counselling the terminally ill

An article in Christianity Today brings to mind some thoughts concerning illness, especially terminal illness and the way Christians should approach them. The article is entitled, “Does Faith Prolong Suffering for Cancer Patients?

A key quote:

Because religious patients often trust in God’s sovereignty and an afterlife, “one might expect them to be more accepting of death and let nature take its course at the end of life, rather than pursuing very aggressive treatments,” said Dr. Andrea Phelps, lead author on the study and senior medical resident at Beth Israel Deaconess Hospital in Boston. Such a view, she said, reflects a commonly held assumption about how religious patients approach the prospect of imminent death.

But, Phelps added, a few reasons might help explain why religious cancer patients commonly opt for aggressive care in their final days. Among the possibilities:

—faith leads to optimism, even when a prognosis is bleak;

—faith gives purpose to suffering, and in turn helps patients muster stamina for invasive treatments;

—beliefs about sanctity of life may give rise to a quest to prolong life at almost any cost.

“We were concerned” by the study’s findings, Phelps said. “We are worried because aggressive care, at least among cancer patients, is a difficult and burdensome treatment that medically doesn’t usually provide a whole lot of benefit.”

My question: should Christians ‘fight’ when it comes to disease? Often when someone gets very ill, believing family members will talk about ‘let’s fight this’ or ‘you’re going to fight this, aren’t you?’

In recent months I have witnessed, directly or indirectly, well-meaning family members encouraging terminally ill believers to keep on fighting, even in cases that are virtually impossible of survival (from the human perspective).

  • The recurrence of a very aggressive cancer where treatment involved the very nauseating chemo therapy treatments and debilitating radiation, only to end in death after a miserable last 10 to 12 months of life.
  • The death of an elderly believer who led a full and fruitful life of ministry, but in dying days was encouraged by a zealous doctor to ‘have hope’ and ‘fight’ for one or two more years of life. This gave false hope to family members only to end in death after about eight weeks.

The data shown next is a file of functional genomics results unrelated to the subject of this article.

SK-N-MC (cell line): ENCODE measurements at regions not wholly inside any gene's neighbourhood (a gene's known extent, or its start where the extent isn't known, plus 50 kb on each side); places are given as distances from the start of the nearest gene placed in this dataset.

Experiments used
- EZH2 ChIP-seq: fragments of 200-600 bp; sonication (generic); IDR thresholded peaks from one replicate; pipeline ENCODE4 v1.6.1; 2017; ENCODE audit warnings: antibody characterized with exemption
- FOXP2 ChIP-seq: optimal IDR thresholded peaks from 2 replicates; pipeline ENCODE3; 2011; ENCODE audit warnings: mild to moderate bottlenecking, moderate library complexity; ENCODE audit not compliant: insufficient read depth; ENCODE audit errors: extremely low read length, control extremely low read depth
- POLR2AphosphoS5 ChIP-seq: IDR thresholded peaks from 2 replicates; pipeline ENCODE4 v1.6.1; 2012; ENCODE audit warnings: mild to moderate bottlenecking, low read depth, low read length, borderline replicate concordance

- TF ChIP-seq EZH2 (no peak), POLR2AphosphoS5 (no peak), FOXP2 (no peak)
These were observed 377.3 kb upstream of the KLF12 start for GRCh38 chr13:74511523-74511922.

• A dying saint who was urged by family members to just fight, and keep trying, even though a debilitating cancer simply sapped her of energy and will to live – a cancer that was untreatable by any therapy, and ended with the saint in heaven.

I realize that there is a culture of death in the medical profession in some circumstances. I am not talking about some kind of ‘quality of life’ issue here, i.e., arguing that we shouldn’t be aggressive simply because so-and-so doesn’t have good ‘quality of life’ prospects. I am talking about cases where the actual prognosis is death, even with heroic measures by doctors and vigorous attempts to prolong life at all costs. Should our ‘pro-life’ beliefs include a fanatical attempt to defy the odds by medical means?

Certainly God can cure anyone. But in the cases I mentioned, it clearly was not His will to do so. It was His will to bring these saints home.

Suppose the individuals in these cases, rather than pursuing radical treatments, simply left the case in the Lord’s hands. Suppose they lived a while longer? Well, praise the Lord, if so. But suppose they died without anguish and suffering in the last months of their life? Wouldn’t that be better for them and their families?

These are not easy questions and I am not proposing a ‘one answer fits all’ for any individual case. But we must use wisdom in our own decision making and counselling ministries.


UPDATE: I promised an update in the comments below. On the CT blog (all disclaimers apply!) a member of the research team mentioned in the article responds. It is worth reading, but here is a quote:

Based on this, we hypothesize that there is a gap about formation of death for religious communities. It would appear that Christians as a pattern do not talk about death, model a good death, or articulate the characteristics of faithful dying. Terminal patients and their families are left alone in making these decisions — and there is a significant minority (we are guessing between 10-30%) who are receiving aggressive care at the end of life because they do not know how to navigate the spiritual intersection involved in the complexities of medical decision making.


  1. Don,

    Thanks for the good thoughts about very difficult events when they hit home. There is a daily devotion by Spurgeon that your article brings to mind. The text is “Father, I will that they also whom Thou hast given me, be with me where I am.” He came out of it all saying that sometimes we pray at cross purposes with our Lord, since He desires to bring His children home. I think aggressive measures might be a similar thing, also working at cross purposes with our Lord.